Groundwater Monitoring: In 1995 reviews of an application for use of Cadre Herbicide on peanuts, the USEPA's Environmental Fate and Ground Water Branch and Ground Water Technology Section determined that a small-scale prospective ground water monitoring study was required because Cadre was both extremely mobile and extremely persistent in many soils. A Prospective Ground Water Monitoring (PGW) study was conducted in Georgia with an application rate of 0.063 lb ai/acre on peanuts. The soil was a loamy sand with 1.2% OM and a pH of 6.3. The concentrations found in the monitoring well samples were all below the LOD of 0.02 ppb during the first 43 months of study.

DISCUSSION: Laboratory and field data indicate that imazapic can be very persistent and very mobile under certain use conditions. While labeled use of the subject manufacturing use product should not expose the environment to this active ingredient, end-use products containing imazapic will need to be evaluated for their potential to impact groundwater/drinking water.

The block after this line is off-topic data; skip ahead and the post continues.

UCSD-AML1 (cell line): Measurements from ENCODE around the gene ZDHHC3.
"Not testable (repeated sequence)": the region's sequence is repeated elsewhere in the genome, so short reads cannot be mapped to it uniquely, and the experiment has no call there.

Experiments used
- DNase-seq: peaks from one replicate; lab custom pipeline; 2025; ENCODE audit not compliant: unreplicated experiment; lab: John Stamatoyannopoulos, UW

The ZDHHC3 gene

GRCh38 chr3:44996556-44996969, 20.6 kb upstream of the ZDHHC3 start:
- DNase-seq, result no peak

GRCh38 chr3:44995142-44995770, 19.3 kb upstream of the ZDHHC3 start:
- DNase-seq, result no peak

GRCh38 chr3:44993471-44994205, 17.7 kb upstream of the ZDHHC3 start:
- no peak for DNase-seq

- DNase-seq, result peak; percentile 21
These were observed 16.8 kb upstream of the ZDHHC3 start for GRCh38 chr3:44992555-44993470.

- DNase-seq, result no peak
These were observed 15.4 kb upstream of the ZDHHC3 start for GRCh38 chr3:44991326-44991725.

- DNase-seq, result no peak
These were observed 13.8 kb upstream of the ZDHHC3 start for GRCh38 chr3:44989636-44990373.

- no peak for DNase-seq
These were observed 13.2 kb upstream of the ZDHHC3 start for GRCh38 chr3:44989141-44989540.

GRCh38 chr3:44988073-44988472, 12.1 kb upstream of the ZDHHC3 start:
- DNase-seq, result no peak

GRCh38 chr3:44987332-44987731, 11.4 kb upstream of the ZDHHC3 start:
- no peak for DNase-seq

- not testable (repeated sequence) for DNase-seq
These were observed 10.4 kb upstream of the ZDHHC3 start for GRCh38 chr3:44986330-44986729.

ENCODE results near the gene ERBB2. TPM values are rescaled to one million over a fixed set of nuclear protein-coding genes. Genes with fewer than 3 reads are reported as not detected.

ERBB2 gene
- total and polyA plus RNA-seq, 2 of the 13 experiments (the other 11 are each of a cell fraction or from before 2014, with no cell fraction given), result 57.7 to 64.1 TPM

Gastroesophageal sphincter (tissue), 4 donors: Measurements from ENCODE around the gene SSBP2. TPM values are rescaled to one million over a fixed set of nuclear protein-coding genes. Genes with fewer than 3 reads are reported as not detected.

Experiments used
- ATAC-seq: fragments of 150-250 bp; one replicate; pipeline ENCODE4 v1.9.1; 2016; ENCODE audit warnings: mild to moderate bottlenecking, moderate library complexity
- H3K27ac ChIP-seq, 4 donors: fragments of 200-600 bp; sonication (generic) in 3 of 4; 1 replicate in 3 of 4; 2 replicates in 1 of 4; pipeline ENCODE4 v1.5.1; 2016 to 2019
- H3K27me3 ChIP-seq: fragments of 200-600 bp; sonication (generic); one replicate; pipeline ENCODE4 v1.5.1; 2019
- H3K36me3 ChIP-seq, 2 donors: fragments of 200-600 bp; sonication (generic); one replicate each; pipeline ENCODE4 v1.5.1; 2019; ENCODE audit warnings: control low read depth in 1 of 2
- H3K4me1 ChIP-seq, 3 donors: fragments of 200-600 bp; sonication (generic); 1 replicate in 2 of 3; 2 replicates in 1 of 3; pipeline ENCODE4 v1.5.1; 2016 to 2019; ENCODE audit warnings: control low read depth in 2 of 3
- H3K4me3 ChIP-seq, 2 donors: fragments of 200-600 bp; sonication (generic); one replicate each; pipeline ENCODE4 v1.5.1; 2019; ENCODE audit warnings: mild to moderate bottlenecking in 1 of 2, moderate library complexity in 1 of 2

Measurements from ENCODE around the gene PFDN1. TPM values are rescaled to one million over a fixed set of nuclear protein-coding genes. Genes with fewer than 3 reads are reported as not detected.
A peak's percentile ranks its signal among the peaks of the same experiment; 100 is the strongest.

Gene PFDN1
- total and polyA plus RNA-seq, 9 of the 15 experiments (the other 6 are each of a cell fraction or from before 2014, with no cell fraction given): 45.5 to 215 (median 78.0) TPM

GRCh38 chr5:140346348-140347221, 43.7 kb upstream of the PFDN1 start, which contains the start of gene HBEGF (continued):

REGISTRATION ACTION: When used as labeled, the subject product should not cause unreasonable adverse effects to humans or the environment. The Department hereby accepts Imazapic Herbicide Technical (EPA Reg. No. 241-363) for registration in New York State. Enclosed for your files are the Certificate of Pesticide Registration and New York State stamped "ACCEPTED" label.

    Please note that a proposal by BASF Corporation or any other registrant to register a product containing imazapic, whose labeled uses are likely to increase the potential for significant exposure to humans or impact to the environment, would constitute a major change in labeled (MCL) use pattern. Such an application must be accompanied by a new application fee and meet the requirements specified in 6 NYCRR Part 326.17.

    Please contact Samuel Jackling, Chief of our Pesticide Product Registration Section, at (518) 402-8768, if you have any questions.


Maureen P. Serafini
Bureau of Pesticides Management

cc: w/enc. - N. Kim/D. Luttinger, NYS Dept. of Health
R. Zimmerman/R. Mungari, NYS Dept. of Ag. & Markets
W. Smith, Cornell University, PSUR